Healthy waterways are a vital ingredient in the social, cultural, economic and environmental constructs of a healthy society, with the state of freshwater and marine environments, inclusive of the Great Barrier Reef, providing invaluable benefits throughout the Mackay and Whitsunday region. The health of these catchments are essential to bestowing clean and safe drinking water, providing nursery habitats for recreational and commercial fisheries, as well allocating sufficient water sources for efficient agricultural productivity.
A 2015 report, undertaken by the Healthy Rivers to Reef Program, investigated both freshwater and marine environments throughout the region. A number of areas, particularly the river basins, were standardized as being in a ‘poor’ state. One of these low-ranking river basins was the Pioneer River, one of the largest utilized water sources within region.
This rank came as a result of the high level of pesticides, nutrients, and sediment loads detected throughout the catchment, as well as the lacking extent of riparian cover and wetlands observed. A familiar situation that extends throughout the central Queensland coast, with the Don, Proserpine and Plane catchments which appear to be reaping the same consequential outcomes.
At the time of the study, the overall waterways throughout the area were reported as being in a ‘moderate’ condition of health. However, since this report many inshore and offshore reef systems have undergone extreme coral bleaching and weather events which have adversely impacted the conditions of these systems.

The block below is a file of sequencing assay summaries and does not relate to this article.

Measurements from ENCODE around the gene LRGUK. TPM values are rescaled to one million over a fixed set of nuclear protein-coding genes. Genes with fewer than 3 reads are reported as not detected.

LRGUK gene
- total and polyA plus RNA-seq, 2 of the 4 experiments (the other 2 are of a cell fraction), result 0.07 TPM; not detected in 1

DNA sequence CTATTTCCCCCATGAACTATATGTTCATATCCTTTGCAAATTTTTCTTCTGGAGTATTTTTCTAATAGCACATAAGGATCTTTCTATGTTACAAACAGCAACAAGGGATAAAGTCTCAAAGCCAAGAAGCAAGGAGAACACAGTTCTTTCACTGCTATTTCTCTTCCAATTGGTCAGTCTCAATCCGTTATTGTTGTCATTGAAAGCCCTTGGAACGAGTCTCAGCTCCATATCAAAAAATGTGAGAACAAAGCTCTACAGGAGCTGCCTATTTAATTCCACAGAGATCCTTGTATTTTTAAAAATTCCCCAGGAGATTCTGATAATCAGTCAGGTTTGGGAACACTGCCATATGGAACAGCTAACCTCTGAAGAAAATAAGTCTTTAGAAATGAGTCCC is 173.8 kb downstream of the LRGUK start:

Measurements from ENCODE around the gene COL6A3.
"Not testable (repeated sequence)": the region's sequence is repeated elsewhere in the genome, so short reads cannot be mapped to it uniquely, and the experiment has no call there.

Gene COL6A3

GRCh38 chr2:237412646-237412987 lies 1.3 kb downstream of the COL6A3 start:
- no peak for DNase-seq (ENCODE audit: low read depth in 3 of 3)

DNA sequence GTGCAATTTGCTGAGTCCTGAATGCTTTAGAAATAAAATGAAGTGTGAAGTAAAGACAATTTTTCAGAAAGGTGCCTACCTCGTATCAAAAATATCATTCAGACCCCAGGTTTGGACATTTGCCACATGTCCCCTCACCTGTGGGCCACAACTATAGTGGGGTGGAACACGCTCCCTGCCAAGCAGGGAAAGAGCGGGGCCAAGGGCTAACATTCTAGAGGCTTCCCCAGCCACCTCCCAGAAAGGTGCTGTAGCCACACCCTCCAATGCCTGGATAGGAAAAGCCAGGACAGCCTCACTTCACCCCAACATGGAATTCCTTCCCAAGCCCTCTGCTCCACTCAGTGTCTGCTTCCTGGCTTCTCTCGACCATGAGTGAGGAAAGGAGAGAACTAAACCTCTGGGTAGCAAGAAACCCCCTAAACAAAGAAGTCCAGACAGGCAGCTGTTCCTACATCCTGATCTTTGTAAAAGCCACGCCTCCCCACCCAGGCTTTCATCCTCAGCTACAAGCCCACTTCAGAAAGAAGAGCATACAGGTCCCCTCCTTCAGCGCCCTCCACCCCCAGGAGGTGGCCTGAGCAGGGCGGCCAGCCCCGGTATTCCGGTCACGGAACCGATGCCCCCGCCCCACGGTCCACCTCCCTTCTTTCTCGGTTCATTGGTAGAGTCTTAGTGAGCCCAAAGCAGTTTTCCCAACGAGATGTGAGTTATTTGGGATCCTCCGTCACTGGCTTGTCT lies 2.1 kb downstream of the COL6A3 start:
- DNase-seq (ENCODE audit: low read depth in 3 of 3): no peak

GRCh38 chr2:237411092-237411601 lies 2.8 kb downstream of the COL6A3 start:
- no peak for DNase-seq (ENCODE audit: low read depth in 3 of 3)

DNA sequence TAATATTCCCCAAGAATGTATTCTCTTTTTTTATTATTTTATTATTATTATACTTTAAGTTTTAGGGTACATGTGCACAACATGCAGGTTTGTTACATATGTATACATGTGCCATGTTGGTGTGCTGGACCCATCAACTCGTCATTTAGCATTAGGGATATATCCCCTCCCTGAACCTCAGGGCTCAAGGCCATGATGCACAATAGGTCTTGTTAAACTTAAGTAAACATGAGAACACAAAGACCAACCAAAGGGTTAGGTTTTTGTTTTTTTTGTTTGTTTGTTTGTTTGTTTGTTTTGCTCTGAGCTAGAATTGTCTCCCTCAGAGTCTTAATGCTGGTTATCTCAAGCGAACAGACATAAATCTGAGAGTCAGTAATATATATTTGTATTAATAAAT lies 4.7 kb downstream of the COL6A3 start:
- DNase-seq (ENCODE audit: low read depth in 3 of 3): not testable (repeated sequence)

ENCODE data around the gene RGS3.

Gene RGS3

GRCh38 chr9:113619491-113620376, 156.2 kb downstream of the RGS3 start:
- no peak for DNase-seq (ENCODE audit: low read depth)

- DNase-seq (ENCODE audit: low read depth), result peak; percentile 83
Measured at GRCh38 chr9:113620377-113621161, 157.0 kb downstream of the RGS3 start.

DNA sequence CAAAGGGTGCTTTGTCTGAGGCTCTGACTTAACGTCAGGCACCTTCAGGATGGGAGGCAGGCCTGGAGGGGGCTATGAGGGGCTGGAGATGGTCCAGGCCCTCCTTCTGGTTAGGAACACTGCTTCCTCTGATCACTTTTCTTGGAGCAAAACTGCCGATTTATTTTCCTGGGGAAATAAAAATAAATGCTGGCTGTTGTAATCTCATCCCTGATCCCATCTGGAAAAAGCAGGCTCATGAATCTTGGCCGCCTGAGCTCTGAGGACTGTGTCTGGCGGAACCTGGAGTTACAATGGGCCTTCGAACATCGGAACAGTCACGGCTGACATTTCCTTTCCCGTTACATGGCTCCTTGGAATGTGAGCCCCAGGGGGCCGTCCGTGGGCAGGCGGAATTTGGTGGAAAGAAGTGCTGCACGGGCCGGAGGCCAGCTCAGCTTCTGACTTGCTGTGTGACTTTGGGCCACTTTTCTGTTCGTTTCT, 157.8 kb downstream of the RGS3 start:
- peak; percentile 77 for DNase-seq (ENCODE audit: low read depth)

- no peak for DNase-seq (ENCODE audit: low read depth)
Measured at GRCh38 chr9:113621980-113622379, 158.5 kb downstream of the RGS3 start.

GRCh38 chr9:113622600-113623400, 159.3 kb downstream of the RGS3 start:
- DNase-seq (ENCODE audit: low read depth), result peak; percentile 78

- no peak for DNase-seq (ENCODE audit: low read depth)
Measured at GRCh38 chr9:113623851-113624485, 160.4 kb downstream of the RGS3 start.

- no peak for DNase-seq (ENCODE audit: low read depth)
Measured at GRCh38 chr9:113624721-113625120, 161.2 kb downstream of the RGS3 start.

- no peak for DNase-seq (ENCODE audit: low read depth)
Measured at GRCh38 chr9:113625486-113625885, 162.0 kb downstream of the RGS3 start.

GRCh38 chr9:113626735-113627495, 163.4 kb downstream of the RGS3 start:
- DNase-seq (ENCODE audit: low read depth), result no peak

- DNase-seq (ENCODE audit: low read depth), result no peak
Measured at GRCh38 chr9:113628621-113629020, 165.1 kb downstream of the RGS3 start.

The Great Barrier Reef, continues to acquire the adverse effects of the degraded water quality in the region, with the state of the neighboring rivers being responsible for the loss of coral habitat and sea grass beds throughout these fragile systems. This also contributes to the vulnerability of the Reefs UNESCO World Heritage listing; a status that is currently balancing on the thinnest of threads.
Although there are multiple valued organisations standing up and coming together to efficiently monitor and mitigate the current issues associated with water quality and industry and government are collaborating to improve their practices, the results from the Healthy Rivers to Reef Program, as well as the report from the World Heritage Committee, clearly identify that more work urgently needs to be done if the region intends to obtain successful outcomes.
To see the full report card, click here.